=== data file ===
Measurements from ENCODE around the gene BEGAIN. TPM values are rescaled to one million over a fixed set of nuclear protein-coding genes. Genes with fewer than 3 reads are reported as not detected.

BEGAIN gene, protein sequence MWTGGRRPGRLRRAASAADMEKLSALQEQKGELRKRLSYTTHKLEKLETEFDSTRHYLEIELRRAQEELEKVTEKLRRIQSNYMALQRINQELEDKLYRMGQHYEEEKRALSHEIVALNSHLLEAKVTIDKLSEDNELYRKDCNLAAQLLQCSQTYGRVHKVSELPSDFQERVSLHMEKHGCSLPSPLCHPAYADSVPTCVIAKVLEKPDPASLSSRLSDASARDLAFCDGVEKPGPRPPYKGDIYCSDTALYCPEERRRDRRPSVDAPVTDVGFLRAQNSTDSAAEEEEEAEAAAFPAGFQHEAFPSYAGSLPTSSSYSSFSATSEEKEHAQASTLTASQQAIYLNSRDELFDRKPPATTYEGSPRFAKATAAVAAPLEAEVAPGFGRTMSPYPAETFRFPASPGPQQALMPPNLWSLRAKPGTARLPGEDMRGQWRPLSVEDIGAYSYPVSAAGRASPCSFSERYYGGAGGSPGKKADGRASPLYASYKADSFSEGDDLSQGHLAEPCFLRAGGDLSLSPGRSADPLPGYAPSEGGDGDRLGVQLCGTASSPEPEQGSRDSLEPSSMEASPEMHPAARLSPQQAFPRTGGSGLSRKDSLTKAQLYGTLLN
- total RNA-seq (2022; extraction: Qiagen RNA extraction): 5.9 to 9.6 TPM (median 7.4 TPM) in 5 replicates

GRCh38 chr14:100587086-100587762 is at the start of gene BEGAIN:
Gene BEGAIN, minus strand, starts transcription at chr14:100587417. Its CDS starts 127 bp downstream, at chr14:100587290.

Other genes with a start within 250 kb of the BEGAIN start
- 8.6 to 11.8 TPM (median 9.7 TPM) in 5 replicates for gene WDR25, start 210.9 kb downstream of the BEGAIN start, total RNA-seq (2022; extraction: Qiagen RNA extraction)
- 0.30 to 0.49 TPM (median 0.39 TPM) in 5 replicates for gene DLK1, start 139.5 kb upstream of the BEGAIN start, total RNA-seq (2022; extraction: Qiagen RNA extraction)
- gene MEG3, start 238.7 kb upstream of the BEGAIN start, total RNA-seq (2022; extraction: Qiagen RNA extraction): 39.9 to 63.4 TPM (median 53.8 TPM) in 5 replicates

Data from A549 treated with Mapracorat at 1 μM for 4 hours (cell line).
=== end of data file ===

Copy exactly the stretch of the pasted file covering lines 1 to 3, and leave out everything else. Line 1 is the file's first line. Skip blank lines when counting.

Measurements from ENCODE around the gene BEGAIN. TPM values are rescaled to one million over a fixed set of nuclear protein-coding genes. Genes with fewer than 3 reads are reported as not detected.

BEGAIN gene, protein sequence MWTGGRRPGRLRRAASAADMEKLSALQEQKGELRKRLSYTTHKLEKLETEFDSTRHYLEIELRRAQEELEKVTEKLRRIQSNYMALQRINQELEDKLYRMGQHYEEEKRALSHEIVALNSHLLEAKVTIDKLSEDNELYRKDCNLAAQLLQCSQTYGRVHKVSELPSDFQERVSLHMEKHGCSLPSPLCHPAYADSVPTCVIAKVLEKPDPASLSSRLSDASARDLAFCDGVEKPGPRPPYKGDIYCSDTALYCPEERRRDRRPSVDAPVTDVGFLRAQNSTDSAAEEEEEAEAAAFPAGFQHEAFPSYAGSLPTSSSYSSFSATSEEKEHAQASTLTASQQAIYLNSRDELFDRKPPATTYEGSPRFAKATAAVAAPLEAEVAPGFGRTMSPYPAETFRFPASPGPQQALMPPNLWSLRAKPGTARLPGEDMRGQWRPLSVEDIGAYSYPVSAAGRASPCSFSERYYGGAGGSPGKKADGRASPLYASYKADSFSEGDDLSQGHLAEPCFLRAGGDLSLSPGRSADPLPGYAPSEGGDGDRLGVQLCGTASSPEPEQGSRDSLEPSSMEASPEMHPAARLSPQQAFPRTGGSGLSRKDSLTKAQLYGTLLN
- total RNA-seq (2022; extraction: Qiagen RNA extraction): 5.9 to 9.6 TPM (median 7.4 TPM) in 5 replicates